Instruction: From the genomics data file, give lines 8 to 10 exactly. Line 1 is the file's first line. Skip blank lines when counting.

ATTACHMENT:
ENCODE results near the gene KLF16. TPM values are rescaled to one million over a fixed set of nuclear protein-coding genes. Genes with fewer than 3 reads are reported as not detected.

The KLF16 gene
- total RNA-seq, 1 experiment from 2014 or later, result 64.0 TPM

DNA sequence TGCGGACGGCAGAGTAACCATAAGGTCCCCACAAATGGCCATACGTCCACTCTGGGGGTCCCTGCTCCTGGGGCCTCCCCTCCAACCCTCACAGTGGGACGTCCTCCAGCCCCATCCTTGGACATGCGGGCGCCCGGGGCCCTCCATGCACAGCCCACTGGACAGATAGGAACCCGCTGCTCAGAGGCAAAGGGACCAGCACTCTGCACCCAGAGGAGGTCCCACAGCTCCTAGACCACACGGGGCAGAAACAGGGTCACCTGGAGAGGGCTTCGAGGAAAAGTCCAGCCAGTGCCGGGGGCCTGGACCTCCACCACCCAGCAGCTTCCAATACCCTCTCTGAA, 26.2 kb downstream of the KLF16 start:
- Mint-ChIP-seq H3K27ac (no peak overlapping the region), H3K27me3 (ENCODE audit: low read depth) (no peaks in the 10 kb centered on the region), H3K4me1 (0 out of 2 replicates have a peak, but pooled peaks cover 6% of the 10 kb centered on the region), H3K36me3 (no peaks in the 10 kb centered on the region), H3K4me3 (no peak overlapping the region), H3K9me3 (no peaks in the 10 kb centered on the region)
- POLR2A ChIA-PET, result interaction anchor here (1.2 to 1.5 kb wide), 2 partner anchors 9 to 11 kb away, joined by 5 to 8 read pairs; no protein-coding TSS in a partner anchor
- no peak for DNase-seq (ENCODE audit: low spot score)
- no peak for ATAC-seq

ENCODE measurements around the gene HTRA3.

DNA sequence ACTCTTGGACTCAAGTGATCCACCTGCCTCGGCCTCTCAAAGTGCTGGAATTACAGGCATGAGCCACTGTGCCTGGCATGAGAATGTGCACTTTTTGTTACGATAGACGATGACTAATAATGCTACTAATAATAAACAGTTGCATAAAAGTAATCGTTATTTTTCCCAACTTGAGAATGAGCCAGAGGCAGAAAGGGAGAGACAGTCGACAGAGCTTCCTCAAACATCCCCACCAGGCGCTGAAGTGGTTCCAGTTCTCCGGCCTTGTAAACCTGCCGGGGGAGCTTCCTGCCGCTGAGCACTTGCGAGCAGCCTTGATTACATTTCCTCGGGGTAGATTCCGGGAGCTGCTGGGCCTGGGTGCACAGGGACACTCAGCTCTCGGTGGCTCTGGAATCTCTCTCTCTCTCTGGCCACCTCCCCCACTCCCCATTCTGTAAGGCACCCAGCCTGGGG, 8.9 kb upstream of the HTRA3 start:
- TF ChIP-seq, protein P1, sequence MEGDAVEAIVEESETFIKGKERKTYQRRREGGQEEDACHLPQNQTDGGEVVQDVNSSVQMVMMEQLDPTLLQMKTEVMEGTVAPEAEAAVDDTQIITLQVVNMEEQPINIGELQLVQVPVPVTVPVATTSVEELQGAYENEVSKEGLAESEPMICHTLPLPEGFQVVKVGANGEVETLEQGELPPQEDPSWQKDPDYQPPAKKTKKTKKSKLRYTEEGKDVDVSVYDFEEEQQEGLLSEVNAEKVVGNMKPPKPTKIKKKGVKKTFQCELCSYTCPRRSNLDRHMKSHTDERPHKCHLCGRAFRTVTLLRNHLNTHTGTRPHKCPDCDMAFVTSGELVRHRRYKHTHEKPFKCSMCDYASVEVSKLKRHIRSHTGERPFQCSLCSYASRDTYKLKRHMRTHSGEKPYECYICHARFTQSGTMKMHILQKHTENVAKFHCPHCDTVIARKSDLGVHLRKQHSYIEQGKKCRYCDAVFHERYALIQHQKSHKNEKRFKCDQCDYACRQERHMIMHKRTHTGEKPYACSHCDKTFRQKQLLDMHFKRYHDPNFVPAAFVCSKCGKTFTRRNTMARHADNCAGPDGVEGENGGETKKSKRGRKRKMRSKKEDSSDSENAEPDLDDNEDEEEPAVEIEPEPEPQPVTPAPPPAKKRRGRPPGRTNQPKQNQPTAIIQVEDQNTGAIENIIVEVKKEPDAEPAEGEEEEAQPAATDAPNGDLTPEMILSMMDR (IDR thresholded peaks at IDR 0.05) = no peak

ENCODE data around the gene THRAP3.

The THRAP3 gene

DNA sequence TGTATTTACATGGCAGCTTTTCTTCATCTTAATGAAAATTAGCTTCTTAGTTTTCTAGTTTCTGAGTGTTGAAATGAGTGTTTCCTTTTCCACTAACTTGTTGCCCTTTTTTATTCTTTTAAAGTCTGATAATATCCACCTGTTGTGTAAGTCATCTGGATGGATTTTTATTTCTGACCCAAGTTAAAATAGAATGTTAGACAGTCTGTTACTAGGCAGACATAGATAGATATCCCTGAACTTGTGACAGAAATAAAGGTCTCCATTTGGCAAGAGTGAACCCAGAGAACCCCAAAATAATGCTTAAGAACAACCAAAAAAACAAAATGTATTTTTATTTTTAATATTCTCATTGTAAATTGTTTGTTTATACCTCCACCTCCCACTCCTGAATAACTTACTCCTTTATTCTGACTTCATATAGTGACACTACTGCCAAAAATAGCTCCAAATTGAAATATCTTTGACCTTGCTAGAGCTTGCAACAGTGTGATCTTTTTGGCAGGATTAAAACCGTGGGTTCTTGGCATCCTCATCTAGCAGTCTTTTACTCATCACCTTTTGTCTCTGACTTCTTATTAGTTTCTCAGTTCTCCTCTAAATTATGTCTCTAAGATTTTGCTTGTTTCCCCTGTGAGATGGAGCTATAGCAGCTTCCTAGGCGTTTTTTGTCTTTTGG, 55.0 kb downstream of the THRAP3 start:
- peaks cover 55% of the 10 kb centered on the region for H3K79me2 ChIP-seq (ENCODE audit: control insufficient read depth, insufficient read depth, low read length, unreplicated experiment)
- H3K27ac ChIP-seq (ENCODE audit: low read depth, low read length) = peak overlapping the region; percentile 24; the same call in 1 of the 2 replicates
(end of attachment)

- no peak for ATAC-seq

ENCODE measurements around the gene HTRA3.

DNA sequence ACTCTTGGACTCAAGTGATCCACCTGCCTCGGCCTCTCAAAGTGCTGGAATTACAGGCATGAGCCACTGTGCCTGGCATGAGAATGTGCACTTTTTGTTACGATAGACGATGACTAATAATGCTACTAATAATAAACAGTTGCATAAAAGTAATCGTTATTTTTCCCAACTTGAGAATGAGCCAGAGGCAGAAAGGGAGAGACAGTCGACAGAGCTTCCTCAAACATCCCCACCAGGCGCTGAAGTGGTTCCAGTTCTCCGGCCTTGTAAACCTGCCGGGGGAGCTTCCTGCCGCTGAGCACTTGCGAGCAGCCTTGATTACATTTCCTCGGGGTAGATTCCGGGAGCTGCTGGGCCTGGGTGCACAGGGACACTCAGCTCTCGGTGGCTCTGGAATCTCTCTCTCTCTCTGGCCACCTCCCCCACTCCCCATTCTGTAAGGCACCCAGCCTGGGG, 8.9 kb upstream of the HTRA3 start: